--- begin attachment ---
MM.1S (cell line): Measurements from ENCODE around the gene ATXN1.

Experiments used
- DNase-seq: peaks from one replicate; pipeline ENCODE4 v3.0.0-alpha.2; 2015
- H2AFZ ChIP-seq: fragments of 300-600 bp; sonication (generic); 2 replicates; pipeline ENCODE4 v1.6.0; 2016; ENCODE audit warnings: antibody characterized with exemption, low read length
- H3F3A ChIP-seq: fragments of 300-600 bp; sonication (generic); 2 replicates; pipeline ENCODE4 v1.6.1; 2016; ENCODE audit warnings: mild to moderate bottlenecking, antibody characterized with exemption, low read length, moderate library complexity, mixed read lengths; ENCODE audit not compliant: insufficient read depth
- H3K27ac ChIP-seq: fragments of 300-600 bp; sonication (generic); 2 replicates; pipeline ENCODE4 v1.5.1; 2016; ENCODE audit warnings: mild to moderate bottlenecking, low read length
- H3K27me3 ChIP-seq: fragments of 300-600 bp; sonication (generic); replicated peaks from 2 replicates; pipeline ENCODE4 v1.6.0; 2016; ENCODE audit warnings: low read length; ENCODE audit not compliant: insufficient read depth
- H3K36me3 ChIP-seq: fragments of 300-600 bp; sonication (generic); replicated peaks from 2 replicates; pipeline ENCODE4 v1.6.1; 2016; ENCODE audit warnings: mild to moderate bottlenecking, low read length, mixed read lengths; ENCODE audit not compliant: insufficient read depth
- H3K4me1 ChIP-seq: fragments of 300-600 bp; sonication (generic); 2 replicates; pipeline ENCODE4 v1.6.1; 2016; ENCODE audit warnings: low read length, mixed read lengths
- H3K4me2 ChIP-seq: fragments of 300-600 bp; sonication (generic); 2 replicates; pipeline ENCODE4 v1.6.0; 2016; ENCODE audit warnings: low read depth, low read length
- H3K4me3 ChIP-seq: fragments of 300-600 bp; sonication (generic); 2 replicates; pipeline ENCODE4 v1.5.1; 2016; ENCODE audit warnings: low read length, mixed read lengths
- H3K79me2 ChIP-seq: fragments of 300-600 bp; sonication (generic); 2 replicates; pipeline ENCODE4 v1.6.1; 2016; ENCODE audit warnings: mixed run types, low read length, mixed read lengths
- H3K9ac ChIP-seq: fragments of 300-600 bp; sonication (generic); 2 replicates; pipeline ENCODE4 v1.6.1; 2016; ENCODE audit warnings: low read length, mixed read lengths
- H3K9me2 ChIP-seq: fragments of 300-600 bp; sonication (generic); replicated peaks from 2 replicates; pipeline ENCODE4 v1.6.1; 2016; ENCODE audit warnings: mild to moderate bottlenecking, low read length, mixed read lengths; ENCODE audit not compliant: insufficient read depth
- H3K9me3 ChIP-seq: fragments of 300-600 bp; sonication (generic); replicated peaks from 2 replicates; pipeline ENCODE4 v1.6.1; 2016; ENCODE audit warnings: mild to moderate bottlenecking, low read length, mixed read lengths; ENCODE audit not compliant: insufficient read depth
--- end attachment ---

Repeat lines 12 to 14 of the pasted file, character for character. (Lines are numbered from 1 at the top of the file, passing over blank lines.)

- H3K79me2 ChIP-seq: fragments of 300-600 bp; sonication (generic); 2 replicates; pipeline ENCODE4 v1.6.1; 2016; ENCODE audit warnings: mixed run types, low read length, mixed read lengths
- H3K9ac ChIP-seq: fragments of 300-600 bp; sonication (generic); 2 replicates; pipeline ENCODE4 v1.6.1; 2016; ENCODE audit warnings: low read length, mixed read lengths
- H3K9me2 ChIP-seq: fragments of 300-600 bp; sonication (generic); replicated peaks from 2 replicates; pipeline ENCODE4 v1.6.1; 2016; ENCODE audit warnings: mild to moderate bottlenecking, low read length, mixed read lengths; ENCODE audit not compliant: insufficient read depth